The start of today's walk took me down a quiet road to below 500 metres for perhaps the first time since the Basque country over a month ago. Roadside fields with sweetcorn and cereal crops made the landscape look quite English. But not for long.

The first ascent of the day wasn't much more than 200 metres, over a wooded pass, during which ascent I emerged from the cool early morning shadow into the dappled sunlight that was easing its way through the dense foliage of the deciduous wood blessed with the sound of chirpy birdsong.

After pausing for a  second breakfast (ie to finish my picnic) I headed down to a river crossing before my next ascent. Here I met Rob, on a bivouacing jaunt from Girona (or did he say Figueras?) - just a few days trying out GR11. I commend that approach - it'll mean he is better prepared for 'the real thing', should he ever be inclined to attempt it.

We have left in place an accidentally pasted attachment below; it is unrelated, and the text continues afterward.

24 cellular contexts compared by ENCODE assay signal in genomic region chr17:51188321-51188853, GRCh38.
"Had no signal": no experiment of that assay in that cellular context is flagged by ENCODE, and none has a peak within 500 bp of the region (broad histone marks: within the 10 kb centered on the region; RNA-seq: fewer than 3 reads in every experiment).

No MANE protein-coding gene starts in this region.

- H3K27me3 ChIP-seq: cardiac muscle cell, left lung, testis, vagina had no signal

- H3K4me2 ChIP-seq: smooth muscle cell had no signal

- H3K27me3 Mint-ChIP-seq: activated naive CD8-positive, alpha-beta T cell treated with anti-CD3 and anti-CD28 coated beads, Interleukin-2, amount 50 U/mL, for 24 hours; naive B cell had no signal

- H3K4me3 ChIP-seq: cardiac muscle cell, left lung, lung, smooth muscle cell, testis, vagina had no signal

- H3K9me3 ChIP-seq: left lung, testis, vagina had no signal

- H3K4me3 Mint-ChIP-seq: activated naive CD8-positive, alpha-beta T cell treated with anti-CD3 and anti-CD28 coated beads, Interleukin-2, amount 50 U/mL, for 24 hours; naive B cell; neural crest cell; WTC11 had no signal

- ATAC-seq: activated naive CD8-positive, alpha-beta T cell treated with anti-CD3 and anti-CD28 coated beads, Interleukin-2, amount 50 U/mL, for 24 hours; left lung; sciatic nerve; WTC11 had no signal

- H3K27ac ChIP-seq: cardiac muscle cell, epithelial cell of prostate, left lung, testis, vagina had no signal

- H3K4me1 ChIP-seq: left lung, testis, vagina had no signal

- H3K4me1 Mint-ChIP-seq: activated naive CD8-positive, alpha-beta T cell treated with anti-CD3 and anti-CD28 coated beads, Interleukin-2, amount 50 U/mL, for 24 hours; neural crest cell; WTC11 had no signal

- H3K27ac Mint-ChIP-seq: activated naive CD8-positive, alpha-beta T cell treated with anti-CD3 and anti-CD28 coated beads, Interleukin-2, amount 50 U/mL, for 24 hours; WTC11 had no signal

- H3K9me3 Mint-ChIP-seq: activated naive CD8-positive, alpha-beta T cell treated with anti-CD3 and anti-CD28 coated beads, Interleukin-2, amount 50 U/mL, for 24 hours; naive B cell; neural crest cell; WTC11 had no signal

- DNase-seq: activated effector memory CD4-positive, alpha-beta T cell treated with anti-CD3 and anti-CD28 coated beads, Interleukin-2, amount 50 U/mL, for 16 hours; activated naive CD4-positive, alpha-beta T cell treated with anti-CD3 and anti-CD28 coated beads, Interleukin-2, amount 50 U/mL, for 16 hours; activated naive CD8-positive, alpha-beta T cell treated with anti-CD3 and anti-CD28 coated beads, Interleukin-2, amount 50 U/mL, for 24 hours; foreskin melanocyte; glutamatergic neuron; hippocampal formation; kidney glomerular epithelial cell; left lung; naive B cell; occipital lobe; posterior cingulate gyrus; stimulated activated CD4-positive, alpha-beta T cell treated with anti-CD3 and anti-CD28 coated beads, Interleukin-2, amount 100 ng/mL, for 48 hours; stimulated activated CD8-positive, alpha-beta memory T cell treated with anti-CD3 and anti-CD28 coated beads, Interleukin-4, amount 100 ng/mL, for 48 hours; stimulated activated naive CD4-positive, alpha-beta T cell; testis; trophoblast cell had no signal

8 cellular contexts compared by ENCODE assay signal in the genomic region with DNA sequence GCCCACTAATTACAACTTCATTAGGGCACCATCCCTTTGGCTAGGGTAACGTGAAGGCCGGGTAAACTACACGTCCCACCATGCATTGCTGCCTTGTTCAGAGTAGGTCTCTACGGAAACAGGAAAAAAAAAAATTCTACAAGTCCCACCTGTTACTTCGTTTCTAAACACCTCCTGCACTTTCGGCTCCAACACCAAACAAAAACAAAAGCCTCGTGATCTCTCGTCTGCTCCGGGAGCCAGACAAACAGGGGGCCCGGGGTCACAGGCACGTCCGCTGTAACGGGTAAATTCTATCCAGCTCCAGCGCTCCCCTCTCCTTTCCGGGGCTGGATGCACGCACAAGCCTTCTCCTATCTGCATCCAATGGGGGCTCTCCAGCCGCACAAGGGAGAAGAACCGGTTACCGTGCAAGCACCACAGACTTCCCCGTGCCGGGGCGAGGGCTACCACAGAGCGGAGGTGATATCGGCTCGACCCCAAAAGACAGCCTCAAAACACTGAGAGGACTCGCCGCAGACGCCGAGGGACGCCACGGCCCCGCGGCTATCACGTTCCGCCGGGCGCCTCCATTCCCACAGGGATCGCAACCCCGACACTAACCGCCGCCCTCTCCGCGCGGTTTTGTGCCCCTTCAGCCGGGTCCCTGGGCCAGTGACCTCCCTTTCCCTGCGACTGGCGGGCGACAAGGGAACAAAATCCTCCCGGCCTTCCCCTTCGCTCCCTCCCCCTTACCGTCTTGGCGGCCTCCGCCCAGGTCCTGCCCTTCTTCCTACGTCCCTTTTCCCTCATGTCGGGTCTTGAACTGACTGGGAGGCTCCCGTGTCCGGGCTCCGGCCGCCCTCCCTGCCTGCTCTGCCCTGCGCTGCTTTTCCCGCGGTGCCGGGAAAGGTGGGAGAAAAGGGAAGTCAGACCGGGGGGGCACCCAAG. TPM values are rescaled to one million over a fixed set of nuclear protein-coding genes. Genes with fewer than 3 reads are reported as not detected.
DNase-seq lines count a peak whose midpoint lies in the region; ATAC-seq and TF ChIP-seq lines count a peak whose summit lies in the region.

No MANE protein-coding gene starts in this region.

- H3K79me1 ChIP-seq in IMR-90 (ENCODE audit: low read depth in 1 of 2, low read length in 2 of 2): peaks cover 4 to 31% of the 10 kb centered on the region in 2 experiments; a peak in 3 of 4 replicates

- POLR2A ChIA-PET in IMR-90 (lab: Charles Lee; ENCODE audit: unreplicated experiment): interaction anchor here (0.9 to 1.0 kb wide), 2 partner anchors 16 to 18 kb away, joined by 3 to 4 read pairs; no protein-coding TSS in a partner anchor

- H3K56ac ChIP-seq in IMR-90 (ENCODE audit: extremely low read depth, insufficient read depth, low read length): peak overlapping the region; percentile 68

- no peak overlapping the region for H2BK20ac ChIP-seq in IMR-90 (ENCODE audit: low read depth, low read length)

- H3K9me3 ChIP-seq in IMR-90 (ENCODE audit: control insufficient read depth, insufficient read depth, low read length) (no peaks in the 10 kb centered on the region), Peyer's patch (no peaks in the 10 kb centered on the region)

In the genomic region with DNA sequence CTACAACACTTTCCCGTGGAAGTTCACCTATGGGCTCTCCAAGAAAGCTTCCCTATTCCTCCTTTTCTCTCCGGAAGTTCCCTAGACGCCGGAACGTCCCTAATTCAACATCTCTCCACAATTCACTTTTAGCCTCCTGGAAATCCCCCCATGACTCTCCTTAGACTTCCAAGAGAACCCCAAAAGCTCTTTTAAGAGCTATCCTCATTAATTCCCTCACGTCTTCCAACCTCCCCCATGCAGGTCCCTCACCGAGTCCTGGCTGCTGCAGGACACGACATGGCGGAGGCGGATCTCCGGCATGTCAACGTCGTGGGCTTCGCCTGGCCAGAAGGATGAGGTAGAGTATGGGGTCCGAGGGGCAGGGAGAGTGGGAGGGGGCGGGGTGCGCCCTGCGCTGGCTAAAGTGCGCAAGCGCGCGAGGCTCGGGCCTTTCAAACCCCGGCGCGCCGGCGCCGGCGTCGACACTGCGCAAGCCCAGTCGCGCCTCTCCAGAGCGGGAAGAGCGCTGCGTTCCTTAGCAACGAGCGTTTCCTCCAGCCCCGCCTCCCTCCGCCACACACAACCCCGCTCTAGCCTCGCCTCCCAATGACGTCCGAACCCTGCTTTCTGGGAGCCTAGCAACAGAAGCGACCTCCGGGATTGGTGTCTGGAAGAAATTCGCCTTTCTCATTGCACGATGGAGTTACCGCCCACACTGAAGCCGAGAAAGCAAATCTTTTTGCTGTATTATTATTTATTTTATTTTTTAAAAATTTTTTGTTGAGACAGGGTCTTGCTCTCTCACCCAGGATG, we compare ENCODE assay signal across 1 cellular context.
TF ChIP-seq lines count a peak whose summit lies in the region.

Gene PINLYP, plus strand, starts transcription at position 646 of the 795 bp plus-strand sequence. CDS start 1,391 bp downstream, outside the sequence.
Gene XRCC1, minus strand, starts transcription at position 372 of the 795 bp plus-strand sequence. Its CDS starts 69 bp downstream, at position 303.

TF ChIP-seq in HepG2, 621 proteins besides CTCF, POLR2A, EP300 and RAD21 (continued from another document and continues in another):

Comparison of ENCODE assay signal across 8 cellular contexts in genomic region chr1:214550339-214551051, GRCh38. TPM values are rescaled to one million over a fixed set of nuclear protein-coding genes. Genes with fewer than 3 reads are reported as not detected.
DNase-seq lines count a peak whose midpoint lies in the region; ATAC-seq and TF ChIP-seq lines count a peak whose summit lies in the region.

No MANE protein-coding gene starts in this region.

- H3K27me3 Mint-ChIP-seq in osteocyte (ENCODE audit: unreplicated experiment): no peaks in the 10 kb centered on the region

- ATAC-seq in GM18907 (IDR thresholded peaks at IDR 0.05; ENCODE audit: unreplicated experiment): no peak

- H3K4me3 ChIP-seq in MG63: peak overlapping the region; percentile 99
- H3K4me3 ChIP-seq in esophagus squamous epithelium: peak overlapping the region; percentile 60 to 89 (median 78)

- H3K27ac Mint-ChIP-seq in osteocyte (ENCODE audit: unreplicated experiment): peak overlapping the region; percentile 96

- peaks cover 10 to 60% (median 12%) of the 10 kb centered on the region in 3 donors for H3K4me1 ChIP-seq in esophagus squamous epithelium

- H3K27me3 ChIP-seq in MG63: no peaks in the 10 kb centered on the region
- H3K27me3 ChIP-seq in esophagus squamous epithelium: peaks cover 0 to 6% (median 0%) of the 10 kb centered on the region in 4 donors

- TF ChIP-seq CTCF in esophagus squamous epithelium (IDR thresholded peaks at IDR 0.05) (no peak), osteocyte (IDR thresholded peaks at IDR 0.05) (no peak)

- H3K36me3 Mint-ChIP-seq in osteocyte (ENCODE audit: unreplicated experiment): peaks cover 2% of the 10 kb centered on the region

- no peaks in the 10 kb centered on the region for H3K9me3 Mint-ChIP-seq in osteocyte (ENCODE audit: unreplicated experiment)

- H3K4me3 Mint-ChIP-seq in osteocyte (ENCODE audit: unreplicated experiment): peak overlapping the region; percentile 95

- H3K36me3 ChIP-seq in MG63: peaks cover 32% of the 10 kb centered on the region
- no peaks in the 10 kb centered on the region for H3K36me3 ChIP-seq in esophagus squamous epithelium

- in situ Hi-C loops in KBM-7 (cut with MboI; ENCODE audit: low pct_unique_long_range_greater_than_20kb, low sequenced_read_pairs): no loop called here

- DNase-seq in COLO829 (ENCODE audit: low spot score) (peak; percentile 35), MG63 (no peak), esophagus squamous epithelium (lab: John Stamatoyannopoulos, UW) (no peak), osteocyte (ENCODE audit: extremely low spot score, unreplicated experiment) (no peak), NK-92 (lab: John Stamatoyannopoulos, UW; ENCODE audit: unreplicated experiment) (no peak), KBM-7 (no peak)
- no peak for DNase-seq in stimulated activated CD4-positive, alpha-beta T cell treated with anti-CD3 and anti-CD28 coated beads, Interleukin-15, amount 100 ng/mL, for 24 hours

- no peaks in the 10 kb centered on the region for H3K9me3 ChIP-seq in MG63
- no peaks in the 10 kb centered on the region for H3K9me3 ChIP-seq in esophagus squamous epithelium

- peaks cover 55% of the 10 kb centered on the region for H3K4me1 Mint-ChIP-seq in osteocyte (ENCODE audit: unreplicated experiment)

The second ascent was a bit longer - nearly 500 metres up to the ruined and deserted village of Talaixà, complete with one intact building and the wreck of a church. There is more than just the GR11 path hereabouts - I saw a mountain biker descend on a nearby track.

Around here there is evidence of a once vibrant community, with many ruined buildings and disused terraces with aged olive trees.


Views from now on were fairly limited, but the magnificent ancient contouring path offered sporadic glimpses of limestone cliffs and wooded hillsides stretching in every direction to hazy horizons.

Spurges and Teasels now lined the paths, together with some Mediterranean offerings that I'm unable to identify. Any such observations were limited by the need for concentration above the noise of the cicadas and the requirement for great care not to fall off the path. At times it was more like a ledge on a cliff face than a contouring path.